Another lobby classic is Mr. Phipps's claim that letting the loan-limit fall in October was "arbitrary" and that the Realtors only want a "temporary" extension. But any temporary program has to end sometime, and Congress first raised the loan limit on a temporary basis in 2008. It has since extended the higher loan-limit three times, and if it were extended again the Realtors would no doubt plead for another "temporary" extension the next time it expires, ad infinitum.

Reducing the loan limit is a modest attempt to restore some private competition to the mortgage market, at least at the high end. Mr. Phipps says this issue shouldn't be "partisan," by which he seems to mean that both parties should remain wholly owned Realtor subsidiaries. For Republicans who run the House, this is not a test of their partisanship. It is a test of their alleged free-market, tea-party principles.

The Realtor letter is at least educational, a reminder that one reason the U.S. economy is so burdened with government is that many alleged capitalists want government to guarantee their business. That's known as crony capitalism.

I wrote in this recent post concerning a Paul Ryan speech vilifying this sort of crony capitalism. It's helpful to see it up close in Phipps' letter. This is what my Congressman, Leonard Lance, is supporting, as I explained in this recent post.

John Boehner's House GOP will continue to be vulnerable so long as morons like Lance consent to be used by crony capitalists like Phipps to mindlessly feather the nests of the nation's realtors while those house brokers lie about the real situation.

Mark Zandi is a liberal, neo-Keynesian, hacked-up economist who believes in more government in business and more government spending for everything. He's a Democratic patsy.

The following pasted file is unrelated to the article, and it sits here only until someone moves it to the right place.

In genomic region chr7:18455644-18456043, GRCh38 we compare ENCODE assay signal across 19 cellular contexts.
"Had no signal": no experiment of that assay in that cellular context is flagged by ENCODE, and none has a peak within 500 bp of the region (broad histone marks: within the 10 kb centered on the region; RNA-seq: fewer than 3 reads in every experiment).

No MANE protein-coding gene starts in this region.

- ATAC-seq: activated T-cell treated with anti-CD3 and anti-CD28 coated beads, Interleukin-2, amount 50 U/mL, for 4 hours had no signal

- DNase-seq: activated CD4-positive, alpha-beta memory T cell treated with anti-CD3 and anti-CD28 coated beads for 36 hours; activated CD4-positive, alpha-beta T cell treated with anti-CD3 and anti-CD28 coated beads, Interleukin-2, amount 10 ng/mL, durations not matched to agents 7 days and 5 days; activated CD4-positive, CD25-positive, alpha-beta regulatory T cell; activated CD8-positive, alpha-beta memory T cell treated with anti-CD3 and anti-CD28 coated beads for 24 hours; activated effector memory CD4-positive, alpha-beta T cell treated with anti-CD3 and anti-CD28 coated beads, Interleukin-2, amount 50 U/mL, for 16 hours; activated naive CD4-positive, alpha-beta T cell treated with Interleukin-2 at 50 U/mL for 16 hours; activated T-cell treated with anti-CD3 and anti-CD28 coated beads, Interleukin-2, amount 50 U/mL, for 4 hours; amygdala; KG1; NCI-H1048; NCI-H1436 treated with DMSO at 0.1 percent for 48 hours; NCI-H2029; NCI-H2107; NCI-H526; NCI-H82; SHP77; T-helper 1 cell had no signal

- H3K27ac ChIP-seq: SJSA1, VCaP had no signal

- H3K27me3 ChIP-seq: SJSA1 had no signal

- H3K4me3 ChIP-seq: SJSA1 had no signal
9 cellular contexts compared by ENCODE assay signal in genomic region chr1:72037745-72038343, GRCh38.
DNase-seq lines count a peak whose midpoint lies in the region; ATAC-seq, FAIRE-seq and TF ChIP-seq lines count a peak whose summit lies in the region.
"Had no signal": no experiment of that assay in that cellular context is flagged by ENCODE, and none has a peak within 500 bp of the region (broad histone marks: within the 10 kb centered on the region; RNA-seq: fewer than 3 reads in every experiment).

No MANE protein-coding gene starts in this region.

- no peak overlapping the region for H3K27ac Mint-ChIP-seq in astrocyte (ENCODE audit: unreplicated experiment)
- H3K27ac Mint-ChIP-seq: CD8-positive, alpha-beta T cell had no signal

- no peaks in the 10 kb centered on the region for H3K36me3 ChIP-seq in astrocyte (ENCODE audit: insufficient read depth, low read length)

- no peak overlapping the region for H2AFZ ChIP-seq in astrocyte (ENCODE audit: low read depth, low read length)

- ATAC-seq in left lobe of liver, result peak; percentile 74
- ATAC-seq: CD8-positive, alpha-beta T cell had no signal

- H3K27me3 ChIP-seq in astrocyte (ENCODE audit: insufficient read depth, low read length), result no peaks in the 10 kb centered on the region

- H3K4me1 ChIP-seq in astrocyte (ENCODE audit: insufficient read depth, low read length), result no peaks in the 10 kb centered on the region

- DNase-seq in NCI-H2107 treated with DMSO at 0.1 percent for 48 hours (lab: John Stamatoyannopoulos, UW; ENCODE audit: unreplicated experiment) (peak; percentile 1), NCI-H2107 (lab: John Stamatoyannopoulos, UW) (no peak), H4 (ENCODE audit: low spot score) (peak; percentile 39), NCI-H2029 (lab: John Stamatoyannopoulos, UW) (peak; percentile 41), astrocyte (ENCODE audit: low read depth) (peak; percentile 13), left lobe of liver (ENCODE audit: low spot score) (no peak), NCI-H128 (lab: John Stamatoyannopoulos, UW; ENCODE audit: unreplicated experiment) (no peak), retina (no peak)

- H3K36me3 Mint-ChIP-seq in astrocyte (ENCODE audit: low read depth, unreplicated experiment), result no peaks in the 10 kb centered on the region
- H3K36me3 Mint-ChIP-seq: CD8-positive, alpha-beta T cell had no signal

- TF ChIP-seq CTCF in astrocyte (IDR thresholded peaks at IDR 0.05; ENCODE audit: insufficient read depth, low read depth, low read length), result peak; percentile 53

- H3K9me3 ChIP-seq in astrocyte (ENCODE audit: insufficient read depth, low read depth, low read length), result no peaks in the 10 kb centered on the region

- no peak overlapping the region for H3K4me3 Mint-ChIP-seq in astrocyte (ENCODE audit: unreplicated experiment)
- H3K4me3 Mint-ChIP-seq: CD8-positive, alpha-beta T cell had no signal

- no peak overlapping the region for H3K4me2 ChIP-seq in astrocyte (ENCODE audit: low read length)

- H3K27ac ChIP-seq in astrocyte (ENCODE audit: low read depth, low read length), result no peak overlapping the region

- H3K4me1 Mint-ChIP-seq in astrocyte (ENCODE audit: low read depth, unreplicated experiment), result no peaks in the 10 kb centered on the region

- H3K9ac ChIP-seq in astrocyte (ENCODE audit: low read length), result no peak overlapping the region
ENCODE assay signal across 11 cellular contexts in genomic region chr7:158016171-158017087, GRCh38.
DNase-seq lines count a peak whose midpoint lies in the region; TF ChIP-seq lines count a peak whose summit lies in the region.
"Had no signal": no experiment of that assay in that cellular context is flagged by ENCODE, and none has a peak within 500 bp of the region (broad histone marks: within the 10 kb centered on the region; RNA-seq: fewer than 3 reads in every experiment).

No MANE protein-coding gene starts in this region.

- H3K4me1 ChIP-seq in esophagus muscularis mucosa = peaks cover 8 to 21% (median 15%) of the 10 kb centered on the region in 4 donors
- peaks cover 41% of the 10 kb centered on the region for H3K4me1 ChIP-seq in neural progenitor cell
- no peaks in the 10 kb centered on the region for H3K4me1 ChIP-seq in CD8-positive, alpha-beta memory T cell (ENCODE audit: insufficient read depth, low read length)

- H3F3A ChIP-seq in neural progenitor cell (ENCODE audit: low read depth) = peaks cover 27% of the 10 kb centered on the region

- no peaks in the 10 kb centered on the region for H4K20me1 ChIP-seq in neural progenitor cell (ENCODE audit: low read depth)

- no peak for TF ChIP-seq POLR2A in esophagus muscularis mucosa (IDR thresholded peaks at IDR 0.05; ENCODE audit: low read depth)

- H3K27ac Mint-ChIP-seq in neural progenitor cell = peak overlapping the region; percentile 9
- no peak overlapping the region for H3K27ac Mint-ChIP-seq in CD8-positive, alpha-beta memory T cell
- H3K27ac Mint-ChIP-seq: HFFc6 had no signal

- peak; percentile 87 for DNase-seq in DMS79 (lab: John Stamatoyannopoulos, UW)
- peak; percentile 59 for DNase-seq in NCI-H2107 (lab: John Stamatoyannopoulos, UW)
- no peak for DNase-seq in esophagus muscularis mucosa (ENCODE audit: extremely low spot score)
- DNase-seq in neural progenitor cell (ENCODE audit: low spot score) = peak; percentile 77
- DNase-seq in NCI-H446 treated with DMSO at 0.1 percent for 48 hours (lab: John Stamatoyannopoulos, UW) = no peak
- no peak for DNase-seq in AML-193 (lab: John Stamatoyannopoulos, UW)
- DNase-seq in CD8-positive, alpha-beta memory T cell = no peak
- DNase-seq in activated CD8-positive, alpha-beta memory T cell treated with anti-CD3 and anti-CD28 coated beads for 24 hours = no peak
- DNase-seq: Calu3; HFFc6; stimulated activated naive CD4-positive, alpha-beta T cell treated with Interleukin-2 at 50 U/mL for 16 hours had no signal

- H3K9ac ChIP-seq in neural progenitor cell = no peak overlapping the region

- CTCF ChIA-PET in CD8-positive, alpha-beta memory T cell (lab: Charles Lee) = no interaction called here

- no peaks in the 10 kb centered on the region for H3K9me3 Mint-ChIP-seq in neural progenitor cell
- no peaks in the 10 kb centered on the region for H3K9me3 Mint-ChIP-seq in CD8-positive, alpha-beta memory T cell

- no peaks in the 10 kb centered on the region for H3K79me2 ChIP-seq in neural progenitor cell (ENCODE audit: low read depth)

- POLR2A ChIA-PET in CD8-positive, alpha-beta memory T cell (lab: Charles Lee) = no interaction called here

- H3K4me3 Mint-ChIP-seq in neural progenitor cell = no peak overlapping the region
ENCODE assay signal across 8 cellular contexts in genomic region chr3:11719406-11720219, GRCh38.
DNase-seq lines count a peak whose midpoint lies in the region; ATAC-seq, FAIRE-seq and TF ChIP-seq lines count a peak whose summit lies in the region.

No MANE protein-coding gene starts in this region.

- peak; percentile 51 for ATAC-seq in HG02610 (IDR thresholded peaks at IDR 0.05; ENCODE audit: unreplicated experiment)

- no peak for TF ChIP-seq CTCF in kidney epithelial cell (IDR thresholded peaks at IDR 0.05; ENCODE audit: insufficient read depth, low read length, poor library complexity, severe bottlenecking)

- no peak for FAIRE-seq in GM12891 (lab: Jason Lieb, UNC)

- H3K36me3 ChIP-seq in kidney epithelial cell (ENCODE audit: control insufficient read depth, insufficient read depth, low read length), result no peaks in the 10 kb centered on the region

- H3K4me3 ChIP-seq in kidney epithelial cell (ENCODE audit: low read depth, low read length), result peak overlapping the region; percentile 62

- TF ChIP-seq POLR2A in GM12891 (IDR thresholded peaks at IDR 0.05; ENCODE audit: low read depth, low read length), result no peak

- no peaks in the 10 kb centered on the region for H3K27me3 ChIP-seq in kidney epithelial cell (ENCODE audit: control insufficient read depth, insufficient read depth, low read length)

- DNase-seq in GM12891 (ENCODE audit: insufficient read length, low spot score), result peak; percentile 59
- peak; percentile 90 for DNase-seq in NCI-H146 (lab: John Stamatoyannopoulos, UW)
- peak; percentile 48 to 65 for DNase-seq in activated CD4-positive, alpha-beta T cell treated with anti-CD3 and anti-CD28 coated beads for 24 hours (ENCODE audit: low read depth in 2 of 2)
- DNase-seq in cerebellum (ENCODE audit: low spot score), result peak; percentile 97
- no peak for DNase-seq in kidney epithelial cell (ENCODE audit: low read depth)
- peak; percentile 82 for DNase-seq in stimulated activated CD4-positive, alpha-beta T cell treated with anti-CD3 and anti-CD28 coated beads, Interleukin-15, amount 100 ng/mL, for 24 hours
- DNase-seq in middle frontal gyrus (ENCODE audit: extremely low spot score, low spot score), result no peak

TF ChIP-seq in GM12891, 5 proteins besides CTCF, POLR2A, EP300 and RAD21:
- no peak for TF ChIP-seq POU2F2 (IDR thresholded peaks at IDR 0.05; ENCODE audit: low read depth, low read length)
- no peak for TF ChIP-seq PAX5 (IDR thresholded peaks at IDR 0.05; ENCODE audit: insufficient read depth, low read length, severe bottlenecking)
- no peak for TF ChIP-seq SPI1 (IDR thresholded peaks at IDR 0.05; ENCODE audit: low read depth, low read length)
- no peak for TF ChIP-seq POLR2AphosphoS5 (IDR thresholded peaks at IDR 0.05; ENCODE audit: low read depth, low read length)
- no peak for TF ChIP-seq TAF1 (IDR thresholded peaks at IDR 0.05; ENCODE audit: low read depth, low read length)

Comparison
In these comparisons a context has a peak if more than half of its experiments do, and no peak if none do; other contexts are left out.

Realtors don't want housing prices to fall to market-clearing levels because they'll share the pain of falling prices, not to mention that their business is fighting off competition from cheaper, online-based sales channels for housing.

It's also very clear now, in the wake of a decade of disastrous federal housing policies, primarily driven by wrongheaded Congressional mandating of stupid GSE mortgage-backed bond guarantees for low-income housing, that housing isn't and shouldn't be a major drive of the US economy.

Housing isn't a good bet as an investment for most Americans. It retards labor mobility and exposes owners to bad local and state fiscal policies which result in higher property taxes and lower housing values.

It's time we put an end to this particular variant of crony capitalism. John Boehner and Paul Ryan would be well-advised to muzzle the GOP House members who are supporting Phipps and his association in trying to prolong higher lending limits for GSEs and, instead, speed exit of the GSEs from the market, then kill them.